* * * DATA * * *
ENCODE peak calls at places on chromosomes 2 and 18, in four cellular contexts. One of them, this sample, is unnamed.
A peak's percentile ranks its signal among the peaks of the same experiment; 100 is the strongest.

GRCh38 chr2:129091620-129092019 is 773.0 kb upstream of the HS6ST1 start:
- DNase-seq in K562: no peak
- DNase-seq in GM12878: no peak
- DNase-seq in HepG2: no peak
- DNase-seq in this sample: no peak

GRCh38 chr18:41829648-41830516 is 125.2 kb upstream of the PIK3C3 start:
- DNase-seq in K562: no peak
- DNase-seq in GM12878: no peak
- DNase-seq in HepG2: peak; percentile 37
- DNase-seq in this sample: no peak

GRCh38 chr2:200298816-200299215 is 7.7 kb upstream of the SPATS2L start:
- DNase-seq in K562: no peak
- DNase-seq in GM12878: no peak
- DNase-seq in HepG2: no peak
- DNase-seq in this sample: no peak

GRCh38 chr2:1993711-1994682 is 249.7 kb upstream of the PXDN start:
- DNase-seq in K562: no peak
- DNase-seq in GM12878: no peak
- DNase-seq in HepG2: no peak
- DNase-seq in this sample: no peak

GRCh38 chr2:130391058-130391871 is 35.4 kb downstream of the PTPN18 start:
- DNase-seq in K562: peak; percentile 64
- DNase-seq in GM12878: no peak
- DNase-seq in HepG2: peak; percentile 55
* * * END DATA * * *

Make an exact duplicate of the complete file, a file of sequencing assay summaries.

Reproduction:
ENCODE peak calls at places on chromosomes 2 and 18, in four cellular contexts. One of them, this sample, is unnamed.
A peak's percentile ranks its signal among the peaks of the same experiment; 100 is the strongest.

GRCh38 chr2:129091620-129092019 is 773.0 kb upstream of the HS6ST1 start:
- DNase-seq in K562: no peak
- DNase-seq in GM12878: no peak
- DNase-seq in HepG2: no peak
- DNase-seq in this sample: no peak

GRCh38 chr18:41829648-41830516 is 125.2 kb upstream of the PIK3C3 start:
- DNase-seq in K562: no peak
- DNase-seq in GM12878: no peak
- DNase-seq in HepG2: peak; percentile 37
- DNase-seq in this sample: no peak

GRCh38 chr2:200298816-200299215 is 7.7 kb upstream of the SPATS2L start:
- DNase-seq in K562: no peak
- DNase-seq in GM12878: no peak
- DNase-seq in HepG2: no peak
- DNase-seq in this sample: no peak

GRCh38 chr2:1993711-1994682 is 249.7 kb upstream of the PXDN start:
- DNase-seq in K562: no peak
- DNase-seq in GM12878: no peak
- DNase-seq in HepG2: no peak
- DNase-seq in this sample: no peak

GRCh38 chr2:130391058-130391871 is 35.4 kb downstream of the PTPN18 start:
- DNase-seq in K562: peak; percentile 64
- DNase-seq in GM12878: no peak
- DNase-seq in HepG2: peak; percentile 55